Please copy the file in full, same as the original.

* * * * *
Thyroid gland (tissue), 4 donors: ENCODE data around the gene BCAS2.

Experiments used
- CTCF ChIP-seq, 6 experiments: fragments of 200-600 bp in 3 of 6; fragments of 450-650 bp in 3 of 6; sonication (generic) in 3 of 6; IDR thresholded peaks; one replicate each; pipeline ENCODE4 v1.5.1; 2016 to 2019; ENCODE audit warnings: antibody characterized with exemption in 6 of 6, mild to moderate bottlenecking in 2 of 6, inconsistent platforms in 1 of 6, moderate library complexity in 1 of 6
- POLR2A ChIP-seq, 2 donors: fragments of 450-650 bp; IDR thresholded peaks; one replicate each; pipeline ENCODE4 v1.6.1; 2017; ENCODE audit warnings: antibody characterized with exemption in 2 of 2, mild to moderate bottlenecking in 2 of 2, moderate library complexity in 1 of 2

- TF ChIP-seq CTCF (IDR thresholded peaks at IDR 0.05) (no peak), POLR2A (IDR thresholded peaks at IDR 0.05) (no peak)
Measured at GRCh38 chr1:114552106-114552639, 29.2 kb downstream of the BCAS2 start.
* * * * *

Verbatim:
Thyroid gland (tissue), 4 donors: ENCODE data around the gene BCAS2.

Experiments used
- CTCF ChIP-seq, 6 experiments: fragments of 200-600 bp in 3 of 6; fragments of 450-650 bp in 3 of 6; sonication (generic) in 3 of 6; IDR thresholded peaks; one replicate each; pipeline ENCODE4 v1.5.1; 2016 to 2019; ENCODE audit warnings: antibody characterized with exemption in 6 of 6, mild to moderate bottlenecking in 2 of 6, inconsistent platforms in 1 of 6, moderate library complexity in 1 of 6
- POLR2A ChIP-seq, 2 donors: fragments of 450-650 bp; IDR thresholded peaks; one replicate each; pipeline ENCODE4 v1.6.1; 2017; ENCODE audit warnings: antibody characterized with exemption in 2 of 2, mild to moderate bottlenecking in 2 of 2, moderate library complexity in 1 of 2

- TF ChIP-seq CTCF (IDR thresholded peaks at IDR 0.05) (no peak), POLR2A (IDR thresholded peaks at IDR 0.05) (no peak)
Measured at GRCh38 chr1:114552106-114552639, 29.2 kb downstream of the BCAS2 start.